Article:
She also continues, “Friction will always cause the rash to worsen but gently placing them in cool clothing and in a cool car seat may help.”

baby in stroller on a wallk iStock

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The best ways to prevent heat rash

Heat rash can be extremely uncomfortable for your baby and often takes several days to improve. The best way to keep your kiddo happy and healthy is to prevent heat rash before it can occur. Always dress them in weather-appropriate clothes, such as light, loose-fitting pieces for those hotter days.

In fact, everyone in the family should wear loose clothes when the weather feels especially warm.

While it is not always possible, try to avoid high heat and humidity. Additionally, don't use products that might block your baby's sweat ducts, such as oil-based products or ointments like moisturizers.

Adorable red haired baby boy crawling on fresh green grass in summer park AnnaNahabed / Getty Images

Could it be eczema?

For everyone who is not a professional dermatologist, it can be a bit difficult to differentiate between two types of rashes. Many people mistakenly assume a rash is just a case of heat rash when it is actually eczema, a chronic condition that needs ongoing treatment. It can be present in both cool and hot weather.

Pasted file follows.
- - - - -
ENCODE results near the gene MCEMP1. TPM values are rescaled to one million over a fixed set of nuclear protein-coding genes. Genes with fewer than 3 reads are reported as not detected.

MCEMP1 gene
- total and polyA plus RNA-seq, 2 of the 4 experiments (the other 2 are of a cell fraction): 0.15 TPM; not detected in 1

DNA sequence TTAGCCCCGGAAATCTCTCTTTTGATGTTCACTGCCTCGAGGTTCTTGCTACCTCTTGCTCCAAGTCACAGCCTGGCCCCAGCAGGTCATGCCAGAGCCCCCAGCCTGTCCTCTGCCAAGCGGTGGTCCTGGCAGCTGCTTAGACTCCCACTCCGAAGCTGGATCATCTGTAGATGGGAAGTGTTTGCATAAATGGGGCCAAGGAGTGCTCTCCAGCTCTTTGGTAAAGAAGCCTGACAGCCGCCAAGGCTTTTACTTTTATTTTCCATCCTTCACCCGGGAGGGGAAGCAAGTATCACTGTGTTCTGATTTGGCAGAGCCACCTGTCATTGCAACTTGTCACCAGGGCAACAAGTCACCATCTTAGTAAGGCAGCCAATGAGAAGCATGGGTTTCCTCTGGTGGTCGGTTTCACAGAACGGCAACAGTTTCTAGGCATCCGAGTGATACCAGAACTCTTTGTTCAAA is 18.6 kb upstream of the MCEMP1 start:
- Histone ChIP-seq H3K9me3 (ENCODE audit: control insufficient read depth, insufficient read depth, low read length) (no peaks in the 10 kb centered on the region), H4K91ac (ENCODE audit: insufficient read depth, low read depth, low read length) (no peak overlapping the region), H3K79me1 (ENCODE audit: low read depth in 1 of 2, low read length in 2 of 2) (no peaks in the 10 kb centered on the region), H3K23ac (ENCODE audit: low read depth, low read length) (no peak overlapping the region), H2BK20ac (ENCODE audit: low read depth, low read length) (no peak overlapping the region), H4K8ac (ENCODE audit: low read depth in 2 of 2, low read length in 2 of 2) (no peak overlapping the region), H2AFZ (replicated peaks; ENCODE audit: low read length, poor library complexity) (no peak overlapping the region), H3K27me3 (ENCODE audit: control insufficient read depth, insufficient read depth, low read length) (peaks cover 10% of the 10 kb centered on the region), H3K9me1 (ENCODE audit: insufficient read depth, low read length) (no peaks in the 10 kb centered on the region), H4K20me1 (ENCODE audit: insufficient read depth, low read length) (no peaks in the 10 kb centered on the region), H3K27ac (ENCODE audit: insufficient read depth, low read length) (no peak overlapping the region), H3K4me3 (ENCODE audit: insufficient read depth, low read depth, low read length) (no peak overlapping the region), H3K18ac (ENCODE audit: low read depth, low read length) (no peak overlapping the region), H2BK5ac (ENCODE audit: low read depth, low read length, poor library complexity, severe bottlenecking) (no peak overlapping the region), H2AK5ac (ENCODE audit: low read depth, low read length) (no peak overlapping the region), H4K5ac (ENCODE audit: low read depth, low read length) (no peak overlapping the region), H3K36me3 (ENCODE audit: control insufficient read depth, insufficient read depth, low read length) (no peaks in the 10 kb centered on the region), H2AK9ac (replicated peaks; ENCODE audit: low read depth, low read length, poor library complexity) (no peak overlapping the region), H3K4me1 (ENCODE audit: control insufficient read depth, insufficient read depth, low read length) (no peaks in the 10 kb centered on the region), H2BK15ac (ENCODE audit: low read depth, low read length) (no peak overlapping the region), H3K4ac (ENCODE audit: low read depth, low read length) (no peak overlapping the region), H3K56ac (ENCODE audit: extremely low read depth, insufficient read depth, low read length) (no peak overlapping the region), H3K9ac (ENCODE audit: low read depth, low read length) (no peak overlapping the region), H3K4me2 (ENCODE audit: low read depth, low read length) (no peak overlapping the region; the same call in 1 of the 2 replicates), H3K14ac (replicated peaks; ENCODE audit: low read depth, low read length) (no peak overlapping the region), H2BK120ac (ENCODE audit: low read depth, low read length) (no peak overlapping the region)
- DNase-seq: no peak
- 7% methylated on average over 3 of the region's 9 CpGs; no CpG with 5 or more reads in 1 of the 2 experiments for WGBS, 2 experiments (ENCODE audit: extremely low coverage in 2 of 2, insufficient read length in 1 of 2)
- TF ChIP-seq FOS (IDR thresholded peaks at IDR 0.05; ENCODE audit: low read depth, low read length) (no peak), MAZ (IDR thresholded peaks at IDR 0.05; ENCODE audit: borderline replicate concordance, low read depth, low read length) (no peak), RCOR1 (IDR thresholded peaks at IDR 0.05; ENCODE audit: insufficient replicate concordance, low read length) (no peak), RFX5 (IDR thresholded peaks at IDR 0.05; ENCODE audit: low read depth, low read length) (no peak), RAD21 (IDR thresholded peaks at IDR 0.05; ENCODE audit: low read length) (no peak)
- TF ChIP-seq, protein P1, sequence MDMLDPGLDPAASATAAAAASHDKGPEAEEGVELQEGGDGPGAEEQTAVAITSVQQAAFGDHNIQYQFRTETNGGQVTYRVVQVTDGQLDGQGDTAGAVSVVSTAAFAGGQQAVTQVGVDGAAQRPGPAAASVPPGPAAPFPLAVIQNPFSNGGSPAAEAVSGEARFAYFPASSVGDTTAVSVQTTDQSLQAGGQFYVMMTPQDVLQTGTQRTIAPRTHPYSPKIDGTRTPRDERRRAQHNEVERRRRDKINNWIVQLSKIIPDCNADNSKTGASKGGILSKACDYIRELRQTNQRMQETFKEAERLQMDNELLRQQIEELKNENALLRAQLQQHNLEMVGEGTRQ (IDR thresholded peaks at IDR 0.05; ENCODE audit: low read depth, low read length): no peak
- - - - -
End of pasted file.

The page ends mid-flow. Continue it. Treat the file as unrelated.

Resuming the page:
In general, heat rash in infants tends to affect the neck, shoulders, and chest. Eczema can appear anywhere but often develops behind the knees, within the elbow folds, on the hands or on the head. Visit a physician if you think your child's rash may be eczema.

Young adult mother finger applying white medical ointment on newborn bare leg. Red rash on skin. FotoDuets / Getty Images

Could it be cradle cap?

Seborrheic dermatitis, known by most people as "cradle cap," affects millions of children. As its name implies, this rash primarily affects the scalp, though it may appear on the neck, ears, and face. Cradle cap can look extremely similar to heat rash and eczema, especially early in its development.

However, this condition almost always appears within the first month after birth and does not tend to itch. It also has greasy scales rather than the small, red bumps that form with heat rash. Cradle cap in kids and babies responds well to treatments, often improving within several weeks.

seborrheic dermatitis crusts on the baby's head. child with seborrhea in the hair Olesia Kondrateva / Getty Images
This article was originally published on Nov 30, 2018